BK: This was shocking?

AG: C’mon, tripping with totally straight people? It would have been called it a “mind funk” at the time. So I figured these were really “light weights.” And I realized I’d better only pass out small amounts of the LSD. I didn’t know where this thing was going. But I was drinking with four lovely women and thought it would be OK. I mean, that they would stick together, have no runners taking off and getting lost in the crowd. And hey, what are you going to do when a women sets the agenda? You see if you can man-up to the task. After all, I had done other people’s agendas, acting like a taxi, doing sampling at the vineyards in Napa and Sonoma. So what the hell?

BK: How’d that go?

Coke paid so much it was like free money


AG: I had a reputation for being a good driver and host. So we’d hit the wineries and get totally blasted. Inevitably, the pot came out, then some acid, and we’d be flying high. When my career moved on from acid to coke, that paid a lot. So I got a classier van. I’d dress in a straight outfit and take some high-rollers on the tour of their lives. You know, by then I had cut my hair and stop wearing headbands, beads, maybe scarves tied around my thighs. I didn’t want to stand out anymore.

BK: So you did move into the coke scene.

AG: Coke paid so much it was like free money. I had to get a safe deposit box and come in wearing a sport coat, just to stash the stuff.

BK: Whoa. What about the four women and the concert?

AG: We got there and Havens takes it over on the top. I mean, he gave his whole soul up for a rendering. The women were hypnotized by it, thank God. And when it was over—get this—one of the women ran to the stage and yelled, “Richie!” He and the conga player laughed and came over to talk to her. With all four ladies suddenly down there hooting it up with them, they invited us to follow their limo over to the Fillmore. We got there and they took us backstage. That’s where we watched Riche’s next concert. And I’ve got to say, he was just so totally cool—“the Man” all right.

Richie Havens: The Opening Act, Woodstock

BK: What happened next?

AG: We gave Richie a goodbye hug. Then we drove around the Bay smoking hash, and I took them back home.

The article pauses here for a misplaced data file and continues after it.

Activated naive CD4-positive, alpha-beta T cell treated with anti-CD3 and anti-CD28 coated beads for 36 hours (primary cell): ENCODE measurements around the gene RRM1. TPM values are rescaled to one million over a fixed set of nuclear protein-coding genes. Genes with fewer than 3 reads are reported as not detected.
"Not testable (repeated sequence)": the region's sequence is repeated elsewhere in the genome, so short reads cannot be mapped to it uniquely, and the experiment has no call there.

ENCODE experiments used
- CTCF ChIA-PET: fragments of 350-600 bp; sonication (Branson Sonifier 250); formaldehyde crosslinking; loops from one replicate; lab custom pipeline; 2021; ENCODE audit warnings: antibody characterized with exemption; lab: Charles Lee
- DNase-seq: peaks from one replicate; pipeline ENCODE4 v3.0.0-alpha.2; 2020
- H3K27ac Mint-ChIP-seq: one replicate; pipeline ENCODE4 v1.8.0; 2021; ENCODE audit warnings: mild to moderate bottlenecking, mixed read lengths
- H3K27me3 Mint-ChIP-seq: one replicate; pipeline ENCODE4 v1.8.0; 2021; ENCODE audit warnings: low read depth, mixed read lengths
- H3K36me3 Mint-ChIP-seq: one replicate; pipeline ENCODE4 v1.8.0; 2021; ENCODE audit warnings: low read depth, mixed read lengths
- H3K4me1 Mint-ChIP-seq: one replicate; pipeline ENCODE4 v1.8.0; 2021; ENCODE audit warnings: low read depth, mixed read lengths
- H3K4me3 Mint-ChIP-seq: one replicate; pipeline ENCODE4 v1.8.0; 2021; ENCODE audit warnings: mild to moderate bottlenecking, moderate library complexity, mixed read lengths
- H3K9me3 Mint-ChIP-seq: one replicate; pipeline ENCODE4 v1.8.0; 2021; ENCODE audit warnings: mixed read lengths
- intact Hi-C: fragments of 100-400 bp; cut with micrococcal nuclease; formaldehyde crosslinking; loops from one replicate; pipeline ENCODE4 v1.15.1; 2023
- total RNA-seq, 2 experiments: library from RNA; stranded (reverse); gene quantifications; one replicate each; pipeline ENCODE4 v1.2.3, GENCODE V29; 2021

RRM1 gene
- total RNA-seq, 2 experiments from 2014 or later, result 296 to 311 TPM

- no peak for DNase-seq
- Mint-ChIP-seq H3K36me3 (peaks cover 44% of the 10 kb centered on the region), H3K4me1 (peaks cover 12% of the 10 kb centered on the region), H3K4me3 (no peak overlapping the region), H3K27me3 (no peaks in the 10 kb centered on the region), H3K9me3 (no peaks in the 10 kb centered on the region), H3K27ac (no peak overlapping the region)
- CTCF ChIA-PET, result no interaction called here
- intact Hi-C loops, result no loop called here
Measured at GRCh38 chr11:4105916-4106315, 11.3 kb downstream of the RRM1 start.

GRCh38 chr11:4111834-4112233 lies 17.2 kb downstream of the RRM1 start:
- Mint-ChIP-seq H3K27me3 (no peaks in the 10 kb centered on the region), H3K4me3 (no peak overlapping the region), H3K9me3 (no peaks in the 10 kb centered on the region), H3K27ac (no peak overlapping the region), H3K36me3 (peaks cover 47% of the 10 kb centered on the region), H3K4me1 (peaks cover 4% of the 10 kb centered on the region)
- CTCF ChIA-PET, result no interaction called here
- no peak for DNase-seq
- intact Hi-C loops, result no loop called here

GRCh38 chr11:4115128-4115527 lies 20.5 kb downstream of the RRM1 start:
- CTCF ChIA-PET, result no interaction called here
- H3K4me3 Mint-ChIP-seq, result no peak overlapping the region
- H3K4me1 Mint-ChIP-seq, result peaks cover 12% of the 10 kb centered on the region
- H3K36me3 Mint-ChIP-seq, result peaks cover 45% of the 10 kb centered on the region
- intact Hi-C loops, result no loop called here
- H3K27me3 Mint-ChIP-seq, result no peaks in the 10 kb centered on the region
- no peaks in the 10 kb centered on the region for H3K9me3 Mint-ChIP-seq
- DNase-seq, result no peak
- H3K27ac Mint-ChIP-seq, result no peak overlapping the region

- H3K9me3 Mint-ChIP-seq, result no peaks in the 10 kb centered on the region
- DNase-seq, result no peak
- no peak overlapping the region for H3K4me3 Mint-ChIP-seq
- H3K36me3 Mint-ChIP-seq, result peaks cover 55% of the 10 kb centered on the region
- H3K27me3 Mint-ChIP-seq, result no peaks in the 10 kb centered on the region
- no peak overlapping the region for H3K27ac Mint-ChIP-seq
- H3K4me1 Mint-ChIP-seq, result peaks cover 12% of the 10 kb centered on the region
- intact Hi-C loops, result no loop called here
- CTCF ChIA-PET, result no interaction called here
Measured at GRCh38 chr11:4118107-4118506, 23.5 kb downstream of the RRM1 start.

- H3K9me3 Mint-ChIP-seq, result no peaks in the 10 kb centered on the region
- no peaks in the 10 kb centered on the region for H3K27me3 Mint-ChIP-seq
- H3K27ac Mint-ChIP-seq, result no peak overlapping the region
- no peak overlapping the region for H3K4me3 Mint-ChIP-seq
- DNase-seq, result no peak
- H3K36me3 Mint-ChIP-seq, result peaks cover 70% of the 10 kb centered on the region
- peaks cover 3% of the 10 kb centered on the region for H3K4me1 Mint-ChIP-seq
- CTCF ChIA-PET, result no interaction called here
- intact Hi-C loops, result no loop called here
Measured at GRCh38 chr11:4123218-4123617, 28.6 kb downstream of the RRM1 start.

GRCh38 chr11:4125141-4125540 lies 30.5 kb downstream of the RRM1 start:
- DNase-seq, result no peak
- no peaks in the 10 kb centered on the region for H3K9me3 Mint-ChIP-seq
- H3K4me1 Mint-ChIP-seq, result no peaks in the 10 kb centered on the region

BK: Hash, not weed?

AG: I was connected to these dealers who brought opiated hash in from Canada. They’d tape it to a fat woman in Amsterdam. Fly it to Canada. Move it into the U.S. It was called the Big Mamas’ Hash Ring.

BK: Opiated?

AG: Hey, I got to tell you, people who weren’t there just don’t know what “psychedelic” means.

BK: I guess. But is that how most acid trips started? At someone’s house and you’d go to concerts?


Buddha on the Side of the Road

AG: A few concerts, yeah—but it was generally too risky. I usually planned daytime trips. Like a country drive. And I’d pass out the stuff as we drove. They’d take it eagerly. I mean even straight-A students wanted to see what the hype was all about. I never knew what would happen next. Someone might think they saw Buddha as we drove along a country road.

BK: Buddha!

AG: For real—the old man himself. And we’d stop and talk to the person if it was a hippie. Long-hairs could sense who was high and who wasn’t. So they’d go along with the program, playing with my stoners' head-trips. If the person was hitchhiking, we might take ‘em along. Once in a while I’d let ‘em stay with us if they fit into the group.

BK: Can you give me another example of an acid trip?

AG: All night long! So we’re driving along the beach north of Frisco, and this law student thinks the sand is snow and wants to go skiing. I pulled the van over and everyone traverses down the sand dune like they were skiing. Me, too. It was fun, adults playing like children. And you got to be hip to their trip or you’ll lose somebody. So I was on it—imagining I was really skiing.

BK: A child’s mind?

AG: Yeah. And so later, one guy imagines he’s an animal, or something, and runs down this boulder embankment like some mountain goat, bouncing from one huge boulder to another with ease—down this damn thing. Everybody was aghast, foreseeing immanent death. He must have seen nirvana. When we followed him, we took caution just jumping from one boulder to the next. Anyway, at the bottom, he races to the ocean and dives in. Then, suddenly, he’s takes off running down the beach like he had a case of instant runner’s high.

BK: Instant runner’s high?

AG: Sprinting like all hell. And down the beach, he ran out of sight.

BK: Can you explain how he could do that—running down the embankment?